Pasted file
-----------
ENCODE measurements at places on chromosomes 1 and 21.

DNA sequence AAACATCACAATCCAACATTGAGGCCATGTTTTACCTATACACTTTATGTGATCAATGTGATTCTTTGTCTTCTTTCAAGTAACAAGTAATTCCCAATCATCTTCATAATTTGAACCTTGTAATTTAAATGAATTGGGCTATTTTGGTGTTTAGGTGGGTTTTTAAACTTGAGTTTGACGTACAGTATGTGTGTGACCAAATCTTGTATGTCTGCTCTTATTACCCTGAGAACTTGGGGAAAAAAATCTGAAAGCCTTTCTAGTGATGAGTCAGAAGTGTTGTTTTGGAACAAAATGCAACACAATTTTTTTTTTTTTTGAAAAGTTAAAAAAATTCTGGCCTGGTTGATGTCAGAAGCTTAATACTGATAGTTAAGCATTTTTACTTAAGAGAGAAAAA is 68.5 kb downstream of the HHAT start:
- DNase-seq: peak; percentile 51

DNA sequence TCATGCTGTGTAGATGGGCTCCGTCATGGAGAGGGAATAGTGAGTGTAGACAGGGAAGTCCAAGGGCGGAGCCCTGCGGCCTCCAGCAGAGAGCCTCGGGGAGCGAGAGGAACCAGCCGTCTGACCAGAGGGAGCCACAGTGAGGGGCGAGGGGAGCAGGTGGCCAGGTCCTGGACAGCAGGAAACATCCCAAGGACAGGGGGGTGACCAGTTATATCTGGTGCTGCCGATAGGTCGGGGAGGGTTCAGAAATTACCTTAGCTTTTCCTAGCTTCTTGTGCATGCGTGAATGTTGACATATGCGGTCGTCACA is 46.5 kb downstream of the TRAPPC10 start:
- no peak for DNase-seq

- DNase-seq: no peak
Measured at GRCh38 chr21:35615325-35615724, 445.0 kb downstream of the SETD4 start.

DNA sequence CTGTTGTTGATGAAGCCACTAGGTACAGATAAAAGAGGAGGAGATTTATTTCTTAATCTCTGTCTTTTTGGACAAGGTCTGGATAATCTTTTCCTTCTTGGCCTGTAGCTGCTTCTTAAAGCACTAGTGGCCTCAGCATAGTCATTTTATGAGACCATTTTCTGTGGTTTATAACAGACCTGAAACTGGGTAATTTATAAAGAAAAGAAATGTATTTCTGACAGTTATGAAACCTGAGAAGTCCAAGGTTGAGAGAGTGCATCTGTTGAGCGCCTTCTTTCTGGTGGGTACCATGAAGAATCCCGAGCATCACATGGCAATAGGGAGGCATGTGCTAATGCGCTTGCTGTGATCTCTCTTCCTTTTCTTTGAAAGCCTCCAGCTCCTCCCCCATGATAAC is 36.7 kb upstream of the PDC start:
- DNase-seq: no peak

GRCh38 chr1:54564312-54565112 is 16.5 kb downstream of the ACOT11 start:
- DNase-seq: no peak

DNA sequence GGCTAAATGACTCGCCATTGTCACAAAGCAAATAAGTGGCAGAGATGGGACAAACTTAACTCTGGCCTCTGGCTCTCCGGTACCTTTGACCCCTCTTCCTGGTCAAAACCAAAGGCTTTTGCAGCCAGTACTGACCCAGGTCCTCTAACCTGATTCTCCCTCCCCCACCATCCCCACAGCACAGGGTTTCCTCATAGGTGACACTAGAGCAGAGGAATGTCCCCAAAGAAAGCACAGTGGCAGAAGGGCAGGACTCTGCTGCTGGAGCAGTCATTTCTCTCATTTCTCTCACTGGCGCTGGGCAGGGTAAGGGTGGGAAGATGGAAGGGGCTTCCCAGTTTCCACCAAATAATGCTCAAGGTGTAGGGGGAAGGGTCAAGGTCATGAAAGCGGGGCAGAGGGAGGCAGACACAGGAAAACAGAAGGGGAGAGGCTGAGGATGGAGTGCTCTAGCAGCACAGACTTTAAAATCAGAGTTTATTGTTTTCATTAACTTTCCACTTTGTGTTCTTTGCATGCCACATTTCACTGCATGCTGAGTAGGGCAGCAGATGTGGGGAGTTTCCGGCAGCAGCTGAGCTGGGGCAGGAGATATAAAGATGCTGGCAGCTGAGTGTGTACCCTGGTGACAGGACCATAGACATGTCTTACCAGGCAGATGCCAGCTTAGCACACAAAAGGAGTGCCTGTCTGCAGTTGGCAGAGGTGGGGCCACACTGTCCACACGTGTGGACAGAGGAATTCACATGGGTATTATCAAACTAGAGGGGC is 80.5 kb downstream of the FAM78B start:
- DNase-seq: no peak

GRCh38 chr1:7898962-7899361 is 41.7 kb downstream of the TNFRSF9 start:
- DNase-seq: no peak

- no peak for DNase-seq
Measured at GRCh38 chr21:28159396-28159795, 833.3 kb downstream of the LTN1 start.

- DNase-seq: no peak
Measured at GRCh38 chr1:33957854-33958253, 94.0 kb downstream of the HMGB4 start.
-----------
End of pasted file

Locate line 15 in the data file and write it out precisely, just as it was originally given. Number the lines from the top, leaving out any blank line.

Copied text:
- DNase-seq: no peak